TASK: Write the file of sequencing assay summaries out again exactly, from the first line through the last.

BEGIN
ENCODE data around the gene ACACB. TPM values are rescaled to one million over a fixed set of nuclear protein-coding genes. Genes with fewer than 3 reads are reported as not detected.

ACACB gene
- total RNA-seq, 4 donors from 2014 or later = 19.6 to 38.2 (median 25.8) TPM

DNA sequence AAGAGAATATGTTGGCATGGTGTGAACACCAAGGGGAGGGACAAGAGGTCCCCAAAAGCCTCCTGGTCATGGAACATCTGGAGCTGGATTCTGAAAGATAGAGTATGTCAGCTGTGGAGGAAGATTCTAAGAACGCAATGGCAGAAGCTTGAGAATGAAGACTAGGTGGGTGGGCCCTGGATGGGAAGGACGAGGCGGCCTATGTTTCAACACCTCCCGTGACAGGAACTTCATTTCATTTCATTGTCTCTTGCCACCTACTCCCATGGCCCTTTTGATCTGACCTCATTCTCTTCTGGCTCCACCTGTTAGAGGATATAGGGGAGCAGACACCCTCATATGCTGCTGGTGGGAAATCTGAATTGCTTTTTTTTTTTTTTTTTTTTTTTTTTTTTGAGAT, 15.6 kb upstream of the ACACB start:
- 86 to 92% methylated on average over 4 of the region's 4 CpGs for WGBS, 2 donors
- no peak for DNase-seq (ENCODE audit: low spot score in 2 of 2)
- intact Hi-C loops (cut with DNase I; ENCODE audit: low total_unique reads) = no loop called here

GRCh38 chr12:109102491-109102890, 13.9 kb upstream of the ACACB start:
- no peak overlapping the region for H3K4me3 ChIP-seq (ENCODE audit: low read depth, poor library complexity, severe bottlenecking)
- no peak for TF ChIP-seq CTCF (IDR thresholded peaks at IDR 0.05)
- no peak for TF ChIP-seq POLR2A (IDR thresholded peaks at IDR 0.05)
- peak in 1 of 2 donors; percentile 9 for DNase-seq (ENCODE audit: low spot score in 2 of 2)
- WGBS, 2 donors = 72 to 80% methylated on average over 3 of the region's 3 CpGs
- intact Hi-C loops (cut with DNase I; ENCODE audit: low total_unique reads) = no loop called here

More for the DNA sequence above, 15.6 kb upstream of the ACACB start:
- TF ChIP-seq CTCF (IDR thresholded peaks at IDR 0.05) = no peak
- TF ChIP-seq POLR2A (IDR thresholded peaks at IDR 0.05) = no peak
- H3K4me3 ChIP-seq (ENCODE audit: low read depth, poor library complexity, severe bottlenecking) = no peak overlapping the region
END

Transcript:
ENCODE data around the gene ACACB. TPM values are rescaled to one million over a fixed set of nuclear protein-coding genes. Genes with fewer than 3 reads are reported as not detected.

ACACB gene
- total RNA-seq, 4 donors from 2014 or later = 19.6 to 38.2 (median 25.8) TPM

DNA sequence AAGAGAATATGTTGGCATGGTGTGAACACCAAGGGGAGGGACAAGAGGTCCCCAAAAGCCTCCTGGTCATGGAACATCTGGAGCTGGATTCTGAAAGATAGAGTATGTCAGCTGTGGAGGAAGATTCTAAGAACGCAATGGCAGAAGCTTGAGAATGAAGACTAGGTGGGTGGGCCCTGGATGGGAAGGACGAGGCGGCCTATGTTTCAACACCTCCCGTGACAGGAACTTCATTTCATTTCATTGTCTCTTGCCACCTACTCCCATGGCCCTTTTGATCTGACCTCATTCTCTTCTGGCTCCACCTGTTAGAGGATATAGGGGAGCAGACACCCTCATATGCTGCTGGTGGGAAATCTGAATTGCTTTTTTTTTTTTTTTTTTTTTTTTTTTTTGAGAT, 15.6 kb upstream of the ACACB start:
- 86 to 92% methylated on average over 4 of the region's 4 CpGs for WGBS, 2 donors
- no peak for DNase-seq (ENCODE audit: low spot score in 2 of 2)
- intact Hi-C loops (cut with DNase I; ENCODE audit: low total_unique reads) = no loop called here

GRCh38 chr12:109102491-109102890, 13.9 kb upstream of the ACACB start:
- no peak overlapping the region for H3K4me3 ChIP-seq (ENCODE audit: low read depth, poor library complexity, severe bottlenecking)
- no peak for TF ChIP-seq CTCF (IDR thresholded peaks at IDR 0.05)
- no peak for TF ChIP-seq POLR2A (IDR thresholded peaks at IDR 0.05)
- peak in 1 of 2 donors; percentile 9 for DNase-seq (ENCODE audit: low spot score in 2 of 2)
- WGBS, 2 donors = 72 to 80% methylated on average over 3 of the region's 3 CpGs
- intact Hi-C loops (cut with DNase I; ENCODE audit: low total_unique reads) = no loop called here

More for the DNA sequence above, 15.6 kb upstream of the ACACB start:
- TF ChIP-seq CTCF (IDR thresholded peaks at IDR 0.05) = no peak
- TF ChIP-seq POLR2A (IDR thresholded peaks at IDR 0.05) = no peak
- H3K4me3 ChIP-seq (ENCODE audit: low read depth, poor library complexity, severe bottlenecking) = no peak overlapping the region